Vice President Mike Pence believes the if the allegations are true that Alabama GOP Senate candidatewith a 14-year-old when he was 32 disqualify anyone from office, according to Pence's press secretary.
"The vice president found the allegations in the story disturbing and believes, if true, this would disqualify anyone from serving in office," Pence press secretary Alyssa Farah said in a statement to CBS News.
Pence's comments make him the highest U.S. official to condemn the allegations. President Trump, who is in Asia, has yet to comment on the story. The Washington Post first reported, and CBS News has since confirmed, that four women accused Moore of pursing them when they were teens. According to Leigh Corfman's statements to the Washington Post, in 1979, Moore took off her shirt and pants, removed his own clothes, touched her over her bra and "guided her hand to touch him over his underwear."
Moore, now 70, is running against Democrat Doug Jones in a December special election.
Moore's campaign has denounced the Washington Post story as "garbage," andonly hours after the story broke decrying "the forces of evil are on the march in our country."
GOP senators who potentially could have to serve alongside Moore have, in varying levels, condemned the report.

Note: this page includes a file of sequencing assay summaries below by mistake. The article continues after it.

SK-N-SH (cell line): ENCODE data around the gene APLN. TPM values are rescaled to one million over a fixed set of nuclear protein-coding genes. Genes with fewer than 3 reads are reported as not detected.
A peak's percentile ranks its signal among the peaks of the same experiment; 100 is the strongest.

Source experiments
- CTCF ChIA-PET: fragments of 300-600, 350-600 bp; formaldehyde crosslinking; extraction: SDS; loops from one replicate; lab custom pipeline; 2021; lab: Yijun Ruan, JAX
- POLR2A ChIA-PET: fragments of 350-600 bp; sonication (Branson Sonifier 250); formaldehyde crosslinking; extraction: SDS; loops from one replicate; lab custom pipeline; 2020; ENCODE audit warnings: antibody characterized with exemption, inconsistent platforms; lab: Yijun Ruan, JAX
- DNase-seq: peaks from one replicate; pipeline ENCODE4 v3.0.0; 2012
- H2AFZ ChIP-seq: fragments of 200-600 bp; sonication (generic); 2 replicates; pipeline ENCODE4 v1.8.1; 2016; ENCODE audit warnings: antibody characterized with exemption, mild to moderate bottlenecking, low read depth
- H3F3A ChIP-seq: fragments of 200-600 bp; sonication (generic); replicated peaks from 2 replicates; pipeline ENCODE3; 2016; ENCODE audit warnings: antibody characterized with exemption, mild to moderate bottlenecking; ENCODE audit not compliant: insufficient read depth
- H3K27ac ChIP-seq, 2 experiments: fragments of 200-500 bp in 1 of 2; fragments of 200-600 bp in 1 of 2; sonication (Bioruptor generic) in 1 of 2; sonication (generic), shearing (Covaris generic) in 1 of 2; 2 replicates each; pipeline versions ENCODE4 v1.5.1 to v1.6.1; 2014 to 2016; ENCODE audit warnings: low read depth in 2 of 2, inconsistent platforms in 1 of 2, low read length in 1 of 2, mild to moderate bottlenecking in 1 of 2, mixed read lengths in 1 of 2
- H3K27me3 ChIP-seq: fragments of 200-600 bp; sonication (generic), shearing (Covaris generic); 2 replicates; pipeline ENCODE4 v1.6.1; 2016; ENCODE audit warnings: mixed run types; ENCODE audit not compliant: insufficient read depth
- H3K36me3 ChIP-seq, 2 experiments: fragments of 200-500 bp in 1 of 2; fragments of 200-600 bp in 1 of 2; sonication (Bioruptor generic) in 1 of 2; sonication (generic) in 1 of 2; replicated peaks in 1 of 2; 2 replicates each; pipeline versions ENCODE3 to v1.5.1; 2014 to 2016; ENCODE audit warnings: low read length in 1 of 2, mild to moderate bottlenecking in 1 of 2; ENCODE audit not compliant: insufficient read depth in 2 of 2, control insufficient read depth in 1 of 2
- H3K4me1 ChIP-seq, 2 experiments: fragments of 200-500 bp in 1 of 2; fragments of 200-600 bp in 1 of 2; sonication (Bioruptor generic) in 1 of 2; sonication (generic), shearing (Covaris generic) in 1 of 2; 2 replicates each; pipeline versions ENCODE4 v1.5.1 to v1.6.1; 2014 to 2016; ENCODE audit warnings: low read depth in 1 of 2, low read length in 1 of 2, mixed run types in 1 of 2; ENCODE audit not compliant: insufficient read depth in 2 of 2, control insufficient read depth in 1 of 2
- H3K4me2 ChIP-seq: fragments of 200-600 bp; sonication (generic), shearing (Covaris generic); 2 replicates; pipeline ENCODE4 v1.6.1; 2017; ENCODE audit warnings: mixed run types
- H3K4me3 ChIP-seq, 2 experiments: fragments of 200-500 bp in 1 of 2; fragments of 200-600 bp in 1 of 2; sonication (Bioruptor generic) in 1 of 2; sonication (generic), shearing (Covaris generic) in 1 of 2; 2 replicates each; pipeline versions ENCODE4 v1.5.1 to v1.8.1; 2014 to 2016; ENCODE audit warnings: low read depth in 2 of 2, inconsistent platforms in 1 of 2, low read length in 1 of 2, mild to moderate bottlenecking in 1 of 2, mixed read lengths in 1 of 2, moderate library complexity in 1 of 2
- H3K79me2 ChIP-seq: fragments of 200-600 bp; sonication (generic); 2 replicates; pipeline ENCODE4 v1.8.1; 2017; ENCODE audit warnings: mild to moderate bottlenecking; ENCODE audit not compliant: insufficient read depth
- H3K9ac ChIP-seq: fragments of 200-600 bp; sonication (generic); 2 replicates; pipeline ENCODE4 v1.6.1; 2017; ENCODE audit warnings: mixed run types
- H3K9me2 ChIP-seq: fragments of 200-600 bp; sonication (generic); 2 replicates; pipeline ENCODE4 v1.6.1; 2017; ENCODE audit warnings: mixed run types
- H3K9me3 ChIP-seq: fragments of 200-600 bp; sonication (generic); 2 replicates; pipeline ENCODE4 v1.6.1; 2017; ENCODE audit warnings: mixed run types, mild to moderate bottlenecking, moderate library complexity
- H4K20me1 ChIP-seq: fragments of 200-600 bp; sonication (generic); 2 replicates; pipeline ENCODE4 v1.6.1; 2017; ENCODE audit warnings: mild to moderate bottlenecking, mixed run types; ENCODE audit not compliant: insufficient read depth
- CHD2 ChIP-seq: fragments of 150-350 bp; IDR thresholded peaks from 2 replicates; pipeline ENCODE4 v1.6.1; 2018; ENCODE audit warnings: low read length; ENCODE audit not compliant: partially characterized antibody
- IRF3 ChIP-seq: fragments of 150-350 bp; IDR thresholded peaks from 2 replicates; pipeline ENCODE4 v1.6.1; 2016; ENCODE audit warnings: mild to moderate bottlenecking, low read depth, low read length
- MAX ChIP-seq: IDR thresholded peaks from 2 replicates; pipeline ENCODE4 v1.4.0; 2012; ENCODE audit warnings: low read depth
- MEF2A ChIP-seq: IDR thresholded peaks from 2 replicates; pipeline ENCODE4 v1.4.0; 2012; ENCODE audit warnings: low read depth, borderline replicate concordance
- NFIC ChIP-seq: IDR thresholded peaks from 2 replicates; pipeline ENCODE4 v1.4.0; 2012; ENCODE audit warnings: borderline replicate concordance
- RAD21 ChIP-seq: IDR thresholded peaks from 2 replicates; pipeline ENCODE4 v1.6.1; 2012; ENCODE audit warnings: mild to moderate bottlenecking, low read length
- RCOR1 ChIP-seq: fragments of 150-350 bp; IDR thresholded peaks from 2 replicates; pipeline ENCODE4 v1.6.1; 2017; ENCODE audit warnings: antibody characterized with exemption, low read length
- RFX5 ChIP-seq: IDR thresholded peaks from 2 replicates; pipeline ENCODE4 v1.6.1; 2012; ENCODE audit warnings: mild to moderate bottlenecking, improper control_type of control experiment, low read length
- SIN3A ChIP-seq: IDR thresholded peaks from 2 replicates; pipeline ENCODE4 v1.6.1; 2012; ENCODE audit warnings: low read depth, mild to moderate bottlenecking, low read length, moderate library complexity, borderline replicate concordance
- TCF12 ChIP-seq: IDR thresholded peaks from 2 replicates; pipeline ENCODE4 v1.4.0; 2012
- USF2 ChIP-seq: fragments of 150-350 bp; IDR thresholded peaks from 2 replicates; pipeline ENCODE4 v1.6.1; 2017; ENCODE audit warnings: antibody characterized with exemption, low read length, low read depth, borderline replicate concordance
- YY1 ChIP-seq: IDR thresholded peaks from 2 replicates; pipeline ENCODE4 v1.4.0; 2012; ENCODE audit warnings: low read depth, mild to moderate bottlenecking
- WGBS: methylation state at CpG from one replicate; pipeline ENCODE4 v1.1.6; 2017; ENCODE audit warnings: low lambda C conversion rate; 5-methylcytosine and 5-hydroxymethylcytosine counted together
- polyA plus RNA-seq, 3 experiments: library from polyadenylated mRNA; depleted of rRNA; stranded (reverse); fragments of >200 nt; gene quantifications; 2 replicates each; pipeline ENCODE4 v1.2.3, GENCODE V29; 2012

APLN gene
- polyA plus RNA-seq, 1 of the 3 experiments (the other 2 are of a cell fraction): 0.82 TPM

Sen. Cory Gardner (R-Colo.) said Moore should drop out of the race if the allegations are true.
"The allegations against Alabama Senate candidate Roy Moore are deeply troubling," Gardner said in a statement. "If these allegations are found to be true, Roy Moore must drop out of the Alabama special Senate election."
Sen. John McCain (R-Ariz.) said Moore's departure from the race should happen "immediately."
"The allegations against Roy Moore are deeply disturbing and disqualifying. He should immediately step aside and allow the people of Alabama to elect a candidate they can be proud of," McCain said.
CBS News White House Correspondent Mark Knoller contributed to this report.